Poachers in broad daylight

Now that the two-week rifle deer season has ended, it would be
easy for me to write my first blog about how many deer I did, or
didn’t, see. It’s something everyone talks about at the end of the
deer season. Instead, I’m going to tell you about something I saw
more of this season. A facet of deer hunting that seems to increase
each year, at least in the areas where I hunt. Road hunters.
They’re very easy to spot. Park along a remote dirt road on the
first day of deer season and pay close attention to the vehicles
that drive by.

The ones going ridiculously slow, and with their windows down,
are obvious road hunters. I chuckle every time I see one, but in
reality it’s a serious problem. Road hunters are basically
poachers, except they don’t wait for the cover of darkness to break
the law. They do it in broad daylight, during the season. There are
two types of road hunters: those who are simply too lazy to get out
and walk; and those who believe possessing a disabled permit allows
them to ride around with a loaded gun.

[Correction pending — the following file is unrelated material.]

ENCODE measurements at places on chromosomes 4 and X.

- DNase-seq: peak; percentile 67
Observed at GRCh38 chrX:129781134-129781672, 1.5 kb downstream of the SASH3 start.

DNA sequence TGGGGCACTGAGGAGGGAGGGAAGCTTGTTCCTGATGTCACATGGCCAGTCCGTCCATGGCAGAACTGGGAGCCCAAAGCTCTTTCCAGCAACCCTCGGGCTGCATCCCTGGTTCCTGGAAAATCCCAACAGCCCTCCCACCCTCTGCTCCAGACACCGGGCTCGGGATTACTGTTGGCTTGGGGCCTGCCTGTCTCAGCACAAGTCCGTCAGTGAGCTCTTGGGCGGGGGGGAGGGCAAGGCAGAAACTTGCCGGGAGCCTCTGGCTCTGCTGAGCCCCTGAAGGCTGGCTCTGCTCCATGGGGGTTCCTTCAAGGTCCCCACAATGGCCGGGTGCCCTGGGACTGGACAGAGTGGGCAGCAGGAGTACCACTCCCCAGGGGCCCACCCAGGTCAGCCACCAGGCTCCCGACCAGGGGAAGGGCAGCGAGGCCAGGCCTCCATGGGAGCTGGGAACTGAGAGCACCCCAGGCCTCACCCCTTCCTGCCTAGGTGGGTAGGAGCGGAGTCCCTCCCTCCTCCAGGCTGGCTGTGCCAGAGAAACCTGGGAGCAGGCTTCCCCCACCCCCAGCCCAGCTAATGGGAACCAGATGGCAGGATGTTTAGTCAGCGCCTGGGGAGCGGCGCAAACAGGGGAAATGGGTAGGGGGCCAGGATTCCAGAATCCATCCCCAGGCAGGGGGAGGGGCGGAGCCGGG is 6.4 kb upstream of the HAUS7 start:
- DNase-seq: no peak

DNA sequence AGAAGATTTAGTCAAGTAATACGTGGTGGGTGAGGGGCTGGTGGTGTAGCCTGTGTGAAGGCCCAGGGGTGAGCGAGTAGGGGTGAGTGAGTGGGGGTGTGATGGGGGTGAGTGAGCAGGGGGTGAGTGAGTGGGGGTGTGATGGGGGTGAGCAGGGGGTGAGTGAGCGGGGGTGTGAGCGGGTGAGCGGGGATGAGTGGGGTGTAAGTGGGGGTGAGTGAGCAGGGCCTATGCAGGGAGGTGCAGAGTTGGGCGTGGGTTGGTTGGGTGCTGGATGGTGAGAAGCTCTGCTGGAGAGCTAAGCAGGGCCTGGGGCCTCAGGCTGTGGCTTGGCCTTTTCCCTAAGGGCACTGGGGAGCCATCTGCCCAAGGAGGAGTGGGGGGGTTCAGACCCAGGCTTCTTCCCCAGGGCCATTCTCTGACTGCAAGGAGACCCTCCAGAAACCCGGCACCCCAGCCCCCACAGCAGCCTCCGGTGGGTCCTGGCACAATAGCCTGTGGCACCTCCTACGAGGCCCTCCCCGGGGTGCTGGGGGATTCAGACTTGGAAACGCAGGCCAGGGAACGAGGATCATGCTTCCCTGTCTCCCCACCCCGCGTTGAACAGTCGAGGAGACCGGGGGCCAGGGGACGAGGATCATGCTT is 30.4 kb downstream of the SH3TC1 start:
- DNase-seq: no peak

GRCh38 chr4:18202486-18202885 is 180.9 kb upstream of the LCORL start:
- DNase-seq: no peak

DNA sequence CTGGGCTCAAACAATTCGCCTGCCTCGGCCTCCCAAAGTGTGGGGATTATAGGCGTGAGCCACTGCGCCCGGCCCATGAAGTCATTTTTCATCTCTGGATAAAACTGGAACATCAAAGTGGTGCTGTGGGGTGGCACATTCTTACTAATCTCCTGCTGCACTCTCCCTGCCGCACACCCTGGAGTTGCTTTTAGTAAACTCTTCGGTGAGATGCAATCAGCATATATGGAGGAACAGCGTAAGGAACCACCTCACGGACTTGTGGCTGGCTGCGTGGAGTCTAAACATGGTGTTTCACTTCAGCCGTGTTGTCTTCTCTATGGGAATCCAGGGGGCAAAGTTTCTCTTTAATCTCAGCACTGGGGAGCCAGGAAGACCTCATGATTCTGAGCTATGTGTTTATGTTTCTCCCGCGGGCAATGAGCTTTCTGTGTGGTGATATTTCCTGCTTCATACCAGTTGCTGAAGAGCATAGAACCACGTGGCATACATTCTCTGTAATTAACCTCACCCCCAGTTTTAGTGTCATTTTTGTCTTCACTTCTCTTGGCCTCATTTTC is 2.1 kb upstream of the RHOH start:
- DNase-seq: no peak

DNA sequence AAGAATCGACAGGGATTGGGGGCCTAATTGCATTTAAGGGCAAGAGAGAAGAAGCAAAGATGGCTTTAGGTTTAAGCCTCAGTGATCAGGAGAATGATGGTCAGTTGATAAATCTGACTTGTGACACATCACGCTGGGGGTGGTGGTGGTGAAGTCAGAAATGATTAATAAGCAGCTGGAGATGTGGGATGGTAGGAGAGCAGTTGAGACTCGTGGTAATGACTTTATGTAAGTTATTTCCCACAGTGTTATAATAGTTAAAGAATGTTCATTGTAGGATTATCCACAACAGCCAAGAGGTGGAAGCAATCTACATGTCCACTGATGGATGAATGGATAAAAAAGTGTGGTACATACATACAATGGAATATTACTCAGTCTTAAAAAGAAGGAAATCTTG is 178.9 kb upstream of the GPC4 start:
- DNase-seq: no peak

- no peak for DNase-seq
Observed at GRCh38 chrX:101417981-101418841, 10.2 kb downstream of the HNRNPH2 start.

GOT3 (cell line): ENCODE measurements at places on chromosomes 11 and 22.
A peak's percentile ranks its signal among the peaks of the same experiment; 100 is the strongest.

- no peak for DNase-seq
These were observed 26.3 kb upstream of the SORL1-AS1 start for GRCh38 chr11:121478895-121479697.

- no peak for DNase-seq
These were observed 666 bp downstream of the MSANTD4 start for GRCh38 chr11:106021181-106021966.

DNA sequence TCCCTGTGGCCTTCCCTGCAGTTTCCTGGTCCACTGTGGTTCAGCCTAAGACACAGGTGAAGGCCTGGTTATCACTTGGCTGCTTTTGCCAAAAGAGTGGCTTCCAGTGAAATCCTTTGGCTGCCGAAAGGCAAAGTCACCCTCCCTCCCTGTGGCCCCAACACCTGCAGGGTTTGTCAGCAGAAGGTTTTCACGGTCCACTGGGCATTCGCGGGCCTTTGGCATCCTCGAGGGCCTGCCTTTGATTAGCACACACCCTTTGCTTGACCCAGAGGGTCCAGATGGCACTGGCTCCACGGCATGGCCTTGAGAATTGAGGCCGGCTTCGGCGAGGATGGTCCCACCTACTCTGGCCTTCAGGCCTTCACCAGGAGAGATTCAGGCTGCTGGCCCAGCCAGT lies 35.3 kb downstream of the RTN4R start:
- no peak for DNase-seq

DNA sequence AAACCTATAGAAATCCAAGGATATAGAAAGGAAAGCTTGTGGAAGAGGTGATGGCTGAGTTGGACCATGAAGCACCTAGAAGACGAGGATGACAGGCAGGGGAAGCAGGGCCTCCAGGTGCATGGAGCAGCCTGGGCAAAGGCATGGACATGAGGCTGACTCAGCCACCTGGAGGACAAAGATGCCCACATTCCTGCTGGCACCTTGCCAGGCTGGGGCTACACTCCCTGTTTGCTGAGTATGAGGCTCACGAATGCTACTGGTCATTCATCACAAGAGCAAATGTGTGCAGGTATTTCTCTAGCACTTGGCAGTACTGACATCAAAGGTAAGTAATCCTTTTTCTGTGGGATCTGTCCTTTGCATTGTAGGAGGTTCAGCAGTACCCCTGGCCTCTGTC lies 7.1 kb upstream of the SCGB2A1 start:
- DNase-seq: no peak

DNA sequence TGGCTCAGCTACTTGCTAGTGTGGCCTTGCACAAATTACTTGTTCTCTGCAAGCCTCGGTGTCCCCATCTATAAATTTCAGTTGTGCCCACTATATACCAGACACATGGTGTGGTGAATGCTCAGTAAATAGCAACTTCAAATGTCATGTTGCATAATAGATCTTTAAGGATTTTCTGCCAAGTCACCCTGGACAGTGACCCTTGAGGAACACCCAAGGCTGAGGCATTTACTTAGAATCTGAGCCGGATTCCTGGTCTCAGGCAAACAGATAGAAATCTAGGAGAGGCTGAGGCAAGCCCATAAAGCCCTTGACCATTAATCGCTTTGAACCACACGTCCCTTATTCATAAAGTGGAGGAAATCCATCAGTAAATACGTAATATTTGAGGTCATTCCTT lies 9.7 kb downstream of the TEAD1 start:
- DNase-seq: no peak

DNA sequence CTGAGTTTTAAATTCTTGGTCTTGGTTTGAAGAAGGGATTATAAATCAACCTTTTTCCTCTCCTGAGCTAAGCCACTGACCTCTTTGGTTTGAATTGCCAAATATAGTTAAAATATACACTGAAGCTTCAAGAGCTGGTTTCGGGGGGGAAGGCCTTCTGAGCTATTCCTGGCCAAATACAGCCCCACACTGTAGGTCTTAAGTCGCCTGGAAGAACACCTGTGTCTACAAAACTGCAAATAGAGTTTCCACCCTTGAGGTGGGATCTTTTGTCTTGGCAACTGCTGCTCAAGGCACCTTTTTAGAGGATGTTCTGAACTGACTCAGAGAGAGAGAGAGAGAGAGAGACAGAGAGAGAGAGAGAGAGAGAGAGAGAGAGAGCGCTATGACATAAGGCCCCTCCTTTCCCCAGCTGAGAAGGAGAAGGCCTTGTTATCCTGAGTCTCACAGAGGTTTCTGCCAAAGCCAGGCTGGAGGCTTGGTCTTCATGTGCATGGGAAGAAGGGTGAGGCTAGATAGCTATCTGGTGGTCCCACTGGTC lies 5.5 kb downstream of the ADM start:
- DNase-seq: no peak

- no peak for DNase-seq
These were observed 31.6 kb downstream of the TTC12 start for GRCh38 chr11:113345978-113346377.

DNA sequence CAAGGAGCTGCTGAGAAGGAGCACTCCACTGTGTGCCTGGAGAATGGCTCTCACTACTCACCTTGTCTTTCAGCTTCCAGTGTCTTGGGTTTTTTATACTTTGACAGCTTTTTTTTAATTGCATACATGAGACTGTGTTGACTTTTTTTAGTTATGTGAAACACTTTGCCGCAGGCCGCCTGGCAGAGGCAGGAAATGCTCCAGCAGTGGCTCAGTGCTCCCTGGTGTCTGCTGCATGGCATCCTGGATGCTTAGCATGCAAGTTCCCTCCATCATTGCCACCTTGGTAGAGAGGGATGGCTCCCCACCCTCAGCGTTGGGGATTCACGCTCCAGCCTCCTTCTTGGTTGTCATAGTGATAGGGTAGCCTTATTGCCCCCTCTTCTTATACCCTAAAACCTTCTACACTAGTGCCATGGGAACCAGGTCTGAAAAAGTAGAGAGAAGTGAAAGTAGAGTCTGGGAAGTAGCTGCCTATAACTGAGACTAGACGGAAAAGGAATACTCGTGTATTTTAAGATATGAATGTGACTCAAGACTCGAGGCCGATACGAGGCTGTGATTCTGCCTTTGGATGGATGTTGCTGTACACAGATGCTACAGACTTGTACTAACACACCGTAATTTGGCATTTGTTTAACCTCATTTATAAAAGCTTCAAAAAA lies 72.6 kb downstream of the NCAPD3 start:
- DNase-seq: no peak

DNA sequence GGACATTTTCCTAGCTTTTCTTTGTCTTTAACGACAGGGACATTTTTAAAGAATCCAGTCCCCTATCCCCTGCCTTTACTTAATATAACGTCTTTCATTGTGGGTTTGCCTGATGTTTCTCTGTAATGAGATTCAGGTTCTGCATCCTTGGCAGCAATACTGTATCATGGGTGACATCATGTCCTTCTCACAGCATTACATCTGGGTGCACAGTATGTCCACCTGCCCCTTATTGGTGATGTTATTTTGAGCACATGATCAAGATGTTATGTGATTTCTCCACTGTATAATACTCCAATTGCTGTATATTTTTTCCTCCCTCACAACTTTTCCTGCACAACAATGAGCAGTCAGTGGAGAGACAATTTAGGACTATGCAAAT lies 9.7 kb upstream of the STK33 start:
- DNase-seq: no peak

The former are particularly brazen at times. I’ve seen pickup
trucks with a bed full of road hunters slowly driving along a dirt
road, scanning the woods hoping for an easy shot. I’ve even had
road hunters pull over to let me pass, which I do after I write
down their license plate number to later pass it along to the local
wildlife conservation officer. The latter type of road hunter –
those with disabled permits – are either lazy, naive or both. A
disabled permit – which allows certain hunters to use their vehicle
as a blind – isn’t intended to encourage road hunting. But in some
cases it does.

Sure, a disabled permit allows a hunter to sit with a loaded
firearm inside his or her vehicle and watch for deer. But that
vehicle must be parked and turned off. It doesn’t allow the permit
holder to drive around all day, with their window down and loaded
gun within arm’s reach. I don’t know why so many people choose to
road hunt. Sure, it’s easy enough to drive around and shoot a deer
from the comfort of your own car, but that’s not the point of
hunting. If you can walk, get out and do it. If you can’t, park the
car and shut the engine off. If you don’t, you are nothing but a
poacher in broad daylight.

 

Categories: Pennsylvania – Tom Venesky

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